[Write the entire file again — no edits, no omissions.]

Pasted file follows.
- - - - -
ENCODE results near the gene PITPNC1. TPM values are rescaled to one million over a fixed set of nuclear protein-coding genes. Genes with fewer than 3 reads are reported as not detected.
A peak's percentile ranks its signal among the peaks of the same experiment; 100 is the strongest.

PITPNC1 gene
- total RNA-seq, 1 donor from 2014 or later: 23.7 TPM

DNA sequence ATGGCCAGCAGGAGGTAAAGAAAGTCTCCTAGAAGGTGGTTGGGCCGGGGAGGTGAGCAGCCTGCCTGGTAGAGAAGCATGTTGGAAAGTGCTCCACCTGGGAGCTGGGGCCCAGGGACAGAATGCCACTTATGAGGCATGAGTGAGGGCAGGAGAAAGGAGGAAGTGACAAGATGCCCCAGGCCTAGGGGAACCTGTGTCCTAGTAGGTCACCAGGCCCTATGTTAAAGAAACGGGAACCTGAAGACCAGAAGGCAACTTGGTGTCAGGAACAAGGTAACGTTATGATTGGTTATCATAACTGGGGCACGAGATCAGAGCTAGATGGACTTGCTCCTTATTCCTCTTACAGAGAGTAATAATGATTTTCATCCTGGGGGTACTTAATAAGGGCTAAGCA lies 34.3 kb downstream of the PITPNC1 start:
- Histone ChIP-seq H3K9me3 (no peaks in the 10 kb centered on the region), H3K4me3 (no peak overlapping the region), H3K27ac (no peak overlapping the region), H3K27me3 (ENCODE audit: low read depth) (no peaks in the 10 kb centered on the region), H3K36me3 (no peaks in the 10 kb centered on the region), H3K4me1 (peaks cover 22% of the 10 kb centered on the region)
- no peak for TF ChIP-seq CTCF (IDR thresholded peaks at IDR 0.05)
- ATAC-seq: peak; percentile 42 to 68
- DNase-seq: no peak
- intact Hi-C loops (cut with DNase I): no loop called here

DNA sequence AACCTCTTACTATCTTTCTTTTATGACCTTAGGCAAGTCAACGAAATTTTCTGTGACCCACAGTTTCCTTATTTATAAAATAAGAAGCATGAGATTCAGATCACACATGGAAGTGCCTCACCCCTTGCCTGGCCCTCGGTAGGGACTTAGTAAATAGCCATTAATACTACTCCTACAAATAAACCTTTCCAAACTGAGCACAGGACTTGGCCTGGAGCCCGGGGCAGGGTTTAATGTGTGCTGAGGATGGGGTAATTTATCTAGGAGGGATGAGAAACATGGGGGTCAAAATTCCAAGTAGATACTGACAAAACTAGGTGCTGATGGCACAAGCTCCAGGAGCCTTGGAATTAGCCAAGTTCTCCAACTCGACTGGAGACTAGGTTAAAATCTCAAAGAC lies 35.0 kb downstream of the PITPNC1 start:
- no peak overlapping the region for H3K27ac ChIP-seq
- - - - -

ENCODE results near the gene PITPNC1. TPM values are rescaled to one million over a fixed set of nuclear protein-coding genes. Genes with fewer than 3 reads are reported as not detected.
A peak's percentile ranks its signal among the peaks of the same experiment; 100 is the strongest.

PITPNC1 gene
- total RNA-seq, 1 donor from 2014 or later: 23.7 TPM

DNA sequence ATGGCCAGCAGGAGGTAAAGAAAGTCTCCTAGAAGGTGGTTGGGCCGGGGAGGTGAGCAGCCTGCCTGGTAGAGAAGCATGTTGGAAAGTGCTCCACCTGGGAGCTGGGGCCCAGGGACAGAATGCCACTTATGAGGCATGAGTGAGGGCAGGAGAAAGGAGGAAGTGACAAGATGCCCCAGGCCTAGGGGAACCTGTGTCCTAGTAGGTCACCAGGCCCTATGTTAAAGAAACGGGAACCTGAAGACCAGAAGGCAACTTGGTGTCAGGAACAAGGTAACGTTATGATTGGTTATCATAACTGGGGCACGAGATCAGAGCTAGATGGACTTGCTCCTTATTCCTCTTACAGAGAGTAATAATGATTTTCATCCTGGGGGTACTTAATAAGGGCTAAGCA lies 34.3 kb downstream of the PITPNC1 start:
- Histone ChIP-seq H3K9me3 (no peaks in the 10 kb centered on the region), H3K4me3 (no peak overlapping the region), H3K27ac (no peak overlapping the region), H3K27me3 (ENCODE audit: low read depth) (no peaks in the 10 kb centered on the region), H3K36me3 (no peaks in the 10 kb centered on the region), H3K4me1 (peaks cover 22% of the 10 kb centered on the region)
- no peak for TF ChIP-seq CTCF (IDR thresholded peaks at IDR 0.05)
- ATAC-seq: peak; percentile 42 to 68
- DNase-seq: no peak
- intact Hi-C loops (cut with DNase I): no loop called here

DNA sequence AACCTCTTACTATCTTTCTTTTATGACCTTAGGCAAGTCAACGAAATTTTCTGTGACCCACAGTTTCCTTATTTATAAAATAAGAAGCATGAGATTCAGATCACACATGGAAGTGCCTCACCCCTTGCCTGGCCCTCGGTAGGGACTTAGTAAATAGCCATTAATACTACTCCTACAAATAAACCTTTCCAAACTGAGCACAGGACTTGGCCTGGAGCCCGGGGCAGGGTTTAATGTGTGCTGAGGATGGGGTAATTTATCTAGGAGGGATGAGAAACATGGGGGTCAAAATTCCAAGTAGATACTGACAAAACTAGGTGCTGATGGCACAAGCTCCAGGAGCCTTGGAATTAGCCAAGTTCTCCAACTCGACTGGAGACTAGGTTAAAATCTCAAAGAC lies 35.0 kb downstream of the PITPNC1 start:
- no peak overlapping the region for H3K27ac ChIP-seq